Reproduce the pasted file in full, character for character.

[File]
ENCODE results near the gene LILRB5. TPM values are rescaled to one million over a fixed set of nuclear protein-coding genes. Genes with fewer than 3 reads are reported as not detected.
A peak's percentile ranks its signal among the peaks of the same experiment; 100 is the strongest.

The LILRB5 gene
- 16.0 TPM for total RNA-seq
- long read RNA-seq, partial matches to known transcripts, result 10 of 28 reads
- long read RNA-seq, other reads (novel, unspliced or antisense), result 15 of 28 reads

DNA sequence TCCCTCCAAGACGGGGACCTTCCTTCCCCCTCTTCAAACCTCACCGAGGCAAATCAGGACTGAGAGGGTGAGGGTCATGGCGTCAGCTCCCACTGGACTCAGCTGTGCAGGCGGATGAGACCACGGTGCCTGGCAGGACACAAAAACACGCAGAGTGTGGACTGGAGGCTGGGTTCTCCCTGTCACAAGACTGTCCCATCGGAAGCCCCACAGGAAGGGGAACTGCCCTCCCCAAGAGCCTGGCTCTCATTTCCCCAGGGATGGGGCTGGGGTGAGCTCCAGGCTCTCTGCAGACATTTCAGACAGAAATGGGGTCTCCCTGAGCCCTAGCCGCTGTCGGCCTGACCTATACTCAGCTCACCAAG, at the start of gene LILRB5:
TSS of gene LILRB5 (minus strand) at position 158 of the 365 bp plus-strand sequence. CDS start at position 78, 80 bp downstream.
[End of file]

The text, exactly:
ENCODE results near the gene LILRB5. TPM values are rescaled to one million over a fixed set of nuclear protein-coding genes. Genes with fewer than 3 reads are reported as not detected.
A peak's percentile ranks its signal among the peaks of the same experiment; 100 is the strongest.

The LILRB5 gene
- 16.0 TPM for total RNA-seq
- long read RNA-seq, partial matches to known transcripts, result 10 of 28 reads
- long read RNA-seq, other reads (novel, unspliced or antisense), result 15 of 28 reads

DNA sequence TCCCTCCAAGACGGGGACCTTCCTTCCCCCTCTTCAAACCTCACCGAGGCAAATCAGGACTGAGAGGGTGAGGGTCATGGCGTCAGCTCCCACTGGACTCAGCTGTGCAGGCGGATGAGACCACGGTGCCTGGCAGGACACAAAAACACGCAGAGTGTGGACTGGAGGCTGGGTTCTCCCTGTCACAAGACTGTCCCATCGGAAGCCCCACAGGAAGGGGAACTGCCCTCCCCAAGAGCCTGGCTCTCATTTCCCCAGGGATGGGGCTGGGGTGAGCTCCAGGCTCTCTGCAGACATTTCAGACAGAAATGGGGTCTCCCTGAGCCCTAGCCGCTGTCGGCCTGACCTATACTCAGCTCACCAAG, at the start of gene LILRB5:
TSS of gene LILRB5 (minus strand) at position 158 of the 365 bp plus-strand sequence. CDS start at position 78, 80 bp downstream.